UVA moved from 40 to 36 in the NIH rankings of schools of medicine, as reported by the Blue Ridge Institute for Medical Research! Congratulations to all of you who worked hard on writing grants and preparing the submissions! Our FY17 extramural funding was $221 million … our highest level ever, excluding ARRA. This is remarkable growth from $162 million in FY14 and is truly a cause for celebration. The data also show that we are diversifying our research portfolio to spread risk and to create opportunity for further success. Related to this, we have just contracted with The Conafay Group to help us improve our chances of success with funding from the Department of Defense and related federal agencies.

UVA and Inova executed an academic affiliation agreement to establish the Genomics and Bioinformatics Research Institute (GBRI) on the former Exxon campus in Fairfax. We’re just in the early stages of setting this up and it will be a game changer. The affiliation agreement also establishes the UVA School of Medicine — Inova Campus where 72 of our students will complete their 3rd and 4th years in a high-volume, urban environment to begin in 2021. The School of Medicine has taken a lead position in what we anticipate to be a more broad expansion of UVA into northern Virginia.

In September 2016 we renamed Jordan Hall to Pinn Hall, and recently we held the dedication ceremony. A group of SOM leaders identified UVA alumna Dr. Vivian Pinn as the ideal choice for representing excellence in clinical care, research, scholarship, and the character and personal qualities we value. Phased renovations on Pinn Hall have begun. In addition to providing modern, open, flexible laboratories, Pinn Hall will house a Nobel Atrium to honor the Nobel laureates who did their pioneering work at UVA — thus highlighting our future by recognizing stars who represent what is best about us.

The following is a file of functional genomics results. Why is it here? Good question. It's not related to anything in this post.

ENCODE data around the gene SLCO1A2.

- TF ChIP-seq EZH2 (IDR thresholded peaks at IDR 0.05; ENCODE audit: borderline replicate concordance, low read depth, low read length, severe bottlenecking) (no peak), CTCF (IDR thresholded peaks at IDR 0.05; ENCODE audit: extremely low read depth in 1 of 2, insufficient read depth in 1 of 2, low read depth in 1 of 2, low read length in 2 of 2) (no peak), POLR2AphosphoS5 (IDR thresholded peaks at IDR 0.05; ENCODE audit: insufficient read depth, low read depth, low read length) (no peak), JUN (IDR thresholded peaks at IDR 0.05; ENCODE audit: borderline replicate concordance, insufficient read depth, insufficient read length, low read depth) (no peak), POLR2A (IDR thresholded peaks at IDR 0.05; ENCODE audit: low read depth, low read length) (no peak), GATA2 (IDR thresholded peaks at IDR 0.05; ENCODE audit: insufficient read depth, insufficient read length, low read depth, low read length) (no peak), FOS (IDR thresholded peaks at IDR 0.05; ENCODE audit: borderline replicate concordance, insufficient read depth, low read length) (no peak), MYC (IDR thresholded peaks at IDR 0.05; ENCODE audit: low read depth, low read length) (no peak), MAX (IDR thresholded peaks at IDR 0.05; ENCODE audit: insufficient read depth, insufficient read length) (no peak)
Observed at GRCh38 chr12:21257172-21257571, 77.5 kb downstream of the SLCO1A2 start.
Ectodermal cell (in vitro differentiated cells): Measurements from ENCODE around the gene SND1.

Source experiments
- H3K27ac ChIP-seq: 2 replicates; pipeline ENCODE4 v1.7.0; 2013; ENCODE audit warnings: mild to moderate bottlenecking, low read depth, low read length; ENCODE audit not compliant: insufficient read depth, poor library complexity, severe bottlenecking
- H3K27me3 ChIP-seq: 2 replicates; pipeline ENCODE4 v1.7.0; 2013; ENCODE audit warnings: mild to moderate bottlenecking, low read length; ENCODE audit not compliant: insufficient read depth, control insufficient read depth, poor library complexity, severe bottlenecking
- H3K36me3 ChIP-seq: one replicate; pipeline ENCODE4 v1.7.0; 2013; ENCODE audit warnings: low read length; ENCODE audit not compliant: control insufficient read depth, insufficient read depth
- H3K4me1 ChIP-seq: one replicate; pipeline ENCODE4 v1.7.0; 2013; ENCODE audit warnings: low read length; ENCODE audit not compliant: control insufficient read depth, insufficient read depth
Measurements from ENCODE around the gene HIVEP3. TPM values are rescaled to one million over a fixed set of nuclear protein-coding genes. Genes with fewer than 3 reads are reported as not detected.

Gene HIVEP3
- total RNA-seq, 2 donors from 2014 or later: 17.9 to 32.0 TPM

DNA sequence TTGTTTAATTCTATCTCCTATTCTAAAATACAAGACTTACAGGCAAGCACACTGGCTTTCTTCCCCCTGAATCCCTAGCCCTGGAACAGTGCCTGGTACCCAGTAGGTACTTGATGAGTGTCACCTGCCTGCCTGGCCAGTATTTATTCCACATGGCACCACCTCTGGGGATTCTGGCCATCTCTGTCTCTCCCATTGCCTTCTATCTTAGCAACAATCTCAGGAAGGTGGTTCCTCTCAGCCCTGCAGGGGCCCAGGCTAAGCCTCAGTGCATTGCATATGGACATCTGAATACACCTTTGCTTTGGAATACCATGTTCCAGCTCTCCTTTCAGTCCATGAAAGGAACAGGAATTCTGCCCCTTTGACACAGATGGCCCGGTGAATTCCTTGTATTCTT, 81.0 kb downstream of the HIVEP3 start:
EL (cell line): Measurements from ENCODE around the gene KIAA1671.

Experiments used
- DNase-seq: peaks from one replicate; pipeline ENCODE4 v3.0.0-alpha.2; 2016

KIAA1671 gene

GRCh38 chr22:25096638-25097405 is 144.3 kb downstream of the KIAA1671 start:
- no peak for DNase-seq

We are starting our third year of a tuition freeze. Nationally, medical students are completing their programs with staggering levels of debt. Thanks to the support of our alumni and the scholarship programs they fund, our students graduate with an average debt level that is much lower than the national average. Freezing tuition, while helping to reduce student debt, results from sound fiscal stewardship at the School of Medicine.

For the second year in a row, the University of Virginia Medical Center was recognized as the number one hospital in the Commonwealth of Virginia. Six specialties (Cancer, Ear, Nose & Throat, Orthopedics, Urology, Diabetes & Endocrinology, and Cardiology & Heart Surgery) were ranked in the top 50. And Gastroenterology & GI Surgery, Nephrology, Neurology & Neurosurgery, and Pulmonology were called out as being “high performing” specialties. Congratulations to our caregivers, researchers, and staff for this recognition of your work!

Our accrediting agency, the Liaison Committee on Medical Education, is monitoring our success in increasing diversity among our faculty. While our URM faculty increased from 4.8% to 5.3% we still have much work left to achieve the AAMC 50th percentile of 6.7%.  Now each department has a diversity plan that maps out a strategy and tactics to increase diversity among faculty and trainees.

I also want to share some information that makes a strong statement about our organization. As we continue to move as one Health System, it’s important to note that our partners in the Medical Center contributed $70.1 million in FY17 to the SOM for academic support. This is a significant and tangible statement of our partnership and of the shared trust between the individual entities of the Health System.

As I said, these are just some of the highlights. Clearly, we — that’s all of you! — have been doing a lot and accomplishing great things.